Firmin’s first novel is a first-rate murder mystery.

Megan Riley’s circle of friends includes Rachel Feinman, Alexandra Grant and Kathleen Rosario—all wives of wealthy California men. Their lives revolve around the Bayside Yacht Club, their yachts and the club’s activities. But unlike her friends, Megan is working girl—she doesn’t own a yacht, makes her living selling real estate and has recently ended a serious relationship. Despite their cushy lifestyles, Megan’s friends are not without their problems; all of their marriages are in various states of decay, some in graver condition than others. While sunbathing on Alexandra’s yacht, the friends learn of the death of mutual acquaintance George Fisher; he had suffered a heart attack while in the company of a hooker. All are shocked by the news, but none are surprised. The ladies discuss their husbands’ proclivities for obtaining sexual favors through nefarious means, as well as the ladies’ shared desire to retaliate against the guys. The ladies bandy about the idea of finding a gigolo that they can share and agreed upon it—at least in principle. Meanwhile, detective Matt Donovan is busy investigating the Bondage Murder, a grisly case in which a prostitute’s mutilated body was found near the house where George died. It seems George’s hooker was close friends with the murdered prostitute. In attempting to track down Alexandra’s husband to question him about the murder, Matt winds up on the yacht with the sunbathing ladies. Megan is instantly smitten with the handsome detective, and it seems the attraction is mutual. As Megan’s relationship with Matt progresses, her naughty gigolo pact with her friends and Matt’s murder investigation intertwine. This juicy tale moves at breakneck speed, making for an exciting read. At times, however, this rushing speed results in underdeveloped story elements, such as a dog that suddenly shows up in Megan’s life and then plays a crucial role in the plot. But this is a minor issue that takes little away from what is overall a terrific novel. Because Firmin gives equal time to her female and male characters, the book should be equally appealing both sexes—no small feat. A swiftly paced tale of lust, seduction, duplicity and horror, Firmin’s debut easily keeps the pages turning.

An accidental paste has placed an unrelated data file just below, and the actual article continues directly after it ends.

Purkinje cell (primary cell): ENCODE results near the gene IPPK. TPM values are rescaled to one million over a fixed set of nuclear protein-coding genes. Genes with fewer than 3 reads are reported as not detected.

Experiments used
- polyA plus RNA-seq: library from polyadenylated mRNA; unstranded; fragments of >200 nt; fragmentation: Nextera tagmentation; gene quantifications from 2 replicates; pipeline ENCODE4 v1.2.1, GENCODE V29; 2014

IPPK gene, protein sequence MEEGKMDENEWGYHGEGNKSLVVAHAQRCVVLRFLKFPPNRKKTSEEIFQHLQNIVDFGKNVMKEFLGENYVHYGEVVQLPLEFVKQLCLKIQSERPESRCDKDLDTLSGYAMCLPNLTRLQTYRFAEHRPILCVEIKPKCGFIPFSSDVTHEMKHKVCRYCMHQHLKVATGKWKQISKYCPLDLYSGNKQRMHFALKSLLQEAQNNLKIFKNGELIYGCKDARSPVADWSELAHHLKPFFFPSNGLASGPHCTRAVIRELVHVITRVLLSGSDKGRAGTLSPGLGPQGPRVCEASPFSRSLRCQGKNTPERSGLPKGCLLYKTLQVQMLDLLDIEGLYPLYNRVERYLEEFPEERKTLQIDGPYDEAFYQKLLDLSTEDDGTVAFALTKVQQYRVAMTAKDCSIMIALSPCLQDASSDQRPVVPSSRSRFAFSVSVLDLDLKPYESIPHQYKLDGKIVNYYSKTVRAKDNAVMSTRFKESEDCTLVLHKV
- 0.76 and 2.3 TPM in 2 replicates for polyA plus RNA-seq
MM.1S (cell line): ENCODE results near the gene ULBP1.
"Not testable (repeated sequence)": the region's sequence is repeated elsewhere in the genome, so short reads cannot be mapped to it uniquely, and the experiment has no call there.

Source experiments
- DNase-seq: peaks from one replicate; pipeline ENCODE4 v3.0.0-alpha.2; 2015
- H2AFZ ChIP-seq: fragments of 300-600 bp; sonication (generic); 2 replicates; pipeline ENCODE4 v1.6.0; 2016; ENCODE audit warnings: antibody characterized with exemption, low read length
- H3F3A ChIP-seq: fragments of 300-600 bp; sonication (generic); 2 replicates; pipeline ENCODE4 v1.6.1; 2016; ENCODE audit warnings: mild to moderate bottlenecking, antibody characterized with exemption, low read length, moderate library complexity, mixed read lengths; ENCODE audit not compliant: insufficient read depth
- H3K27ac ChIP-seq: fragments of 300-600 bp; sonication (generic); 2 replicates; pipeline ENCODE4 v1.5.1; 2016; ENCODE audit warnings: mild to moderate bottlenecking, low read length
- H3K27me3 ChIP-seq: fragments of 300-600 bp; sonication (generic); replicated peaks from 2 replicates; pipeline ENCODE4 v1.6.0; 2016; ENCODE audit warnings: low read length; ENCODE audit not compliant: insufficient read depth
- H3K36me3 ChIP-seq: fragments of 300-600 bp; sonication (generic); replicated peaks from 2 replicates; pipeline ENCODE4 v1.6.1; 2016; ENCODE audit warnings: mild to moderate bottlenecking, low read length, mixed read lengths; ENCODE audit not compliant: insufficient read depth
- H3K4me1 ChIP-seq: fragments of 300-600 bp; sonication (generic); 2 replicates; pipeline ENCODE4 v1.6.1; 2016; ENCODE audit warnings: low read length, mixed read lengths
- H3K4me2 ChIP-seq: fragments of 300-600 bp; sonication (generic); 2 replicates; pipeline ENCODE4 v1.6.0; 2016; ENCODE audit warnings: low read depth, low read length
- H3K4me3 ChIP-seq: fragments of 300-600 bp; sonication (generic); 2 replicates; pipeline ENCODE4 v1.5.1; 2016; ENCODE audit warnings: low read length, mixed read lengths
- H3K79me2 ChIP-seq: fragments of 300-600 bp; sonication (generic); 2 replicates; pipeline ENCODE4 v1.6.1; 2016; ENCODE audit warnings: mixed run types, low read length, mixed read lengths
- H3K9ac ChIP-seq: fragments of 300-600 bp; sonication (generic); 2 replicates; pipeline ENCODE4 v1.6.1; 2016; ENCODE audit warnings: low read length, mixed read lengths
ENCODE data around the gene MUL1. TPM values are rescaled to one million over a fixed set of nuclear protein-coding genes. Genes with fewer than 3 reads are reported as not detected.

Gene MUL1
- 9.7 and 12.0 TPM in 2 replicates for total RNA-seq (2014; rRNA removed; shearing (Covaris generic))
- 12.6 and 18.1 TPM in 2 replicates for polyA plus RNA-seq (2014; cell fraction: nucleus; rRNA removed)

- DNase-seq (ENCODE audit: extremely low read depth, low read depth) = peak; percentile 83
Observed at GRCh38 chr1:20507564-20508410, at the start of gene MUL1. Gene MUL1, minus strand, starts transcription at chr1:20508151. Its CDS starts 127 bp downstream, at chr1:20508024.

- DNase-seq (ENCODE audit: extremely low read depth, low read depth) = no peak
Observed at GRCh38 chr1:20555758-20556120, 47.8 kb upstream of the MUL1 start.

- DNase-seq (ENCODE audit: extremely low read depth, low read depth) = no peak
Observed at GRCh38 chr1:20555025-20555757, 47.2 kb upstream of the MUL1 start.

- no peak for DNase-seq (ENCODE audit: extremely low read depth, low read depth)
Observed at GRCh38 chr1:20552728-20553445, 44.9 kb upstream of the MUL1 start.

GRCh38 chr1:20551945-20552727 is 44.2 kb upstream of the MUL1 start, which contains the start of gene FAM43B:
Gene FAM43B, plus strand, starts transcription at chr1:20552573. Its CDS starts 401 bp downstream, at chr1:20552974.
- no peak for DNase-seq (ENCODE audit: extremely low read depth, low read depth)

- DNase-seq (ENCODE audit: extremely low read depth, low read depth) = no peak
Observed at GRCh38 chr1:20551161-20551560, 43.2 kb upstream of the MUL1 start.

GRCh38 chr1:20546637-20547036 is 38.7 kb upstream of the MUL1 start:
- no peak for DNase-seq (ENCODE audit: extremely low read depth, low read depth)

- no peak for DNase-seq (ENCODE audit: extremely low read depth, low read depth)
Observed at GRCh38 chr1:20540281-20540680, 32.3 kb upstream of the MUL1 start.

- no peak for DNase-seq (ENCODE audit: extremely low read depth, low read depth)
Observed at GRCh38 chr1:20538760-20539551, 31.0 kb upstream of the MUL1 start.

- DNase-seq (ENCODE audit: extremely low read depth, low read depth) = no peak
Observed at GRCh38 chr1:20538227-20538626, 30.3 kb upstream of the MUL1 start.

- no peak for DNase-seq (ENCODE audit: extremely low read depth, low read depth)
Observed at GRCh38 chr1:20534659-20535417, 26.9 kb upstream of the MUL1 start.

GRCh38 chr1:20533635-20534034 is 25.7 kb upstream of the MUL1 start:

Pub Date: Oct. 12, 2011

ISBN: 978-1462042388

Page Count: 293

Publisher: iUniverse

Review Posted Online: Jan. 12, 2012

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A tasty, if not always tasteful, tale of supernatural mayhem that fans of King and Crichton alike will enjoy.

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Are we not men? We are—well, ask Bigfoot, as Brooks does in this delightful yarn, following on his bestseller World War Z (2006).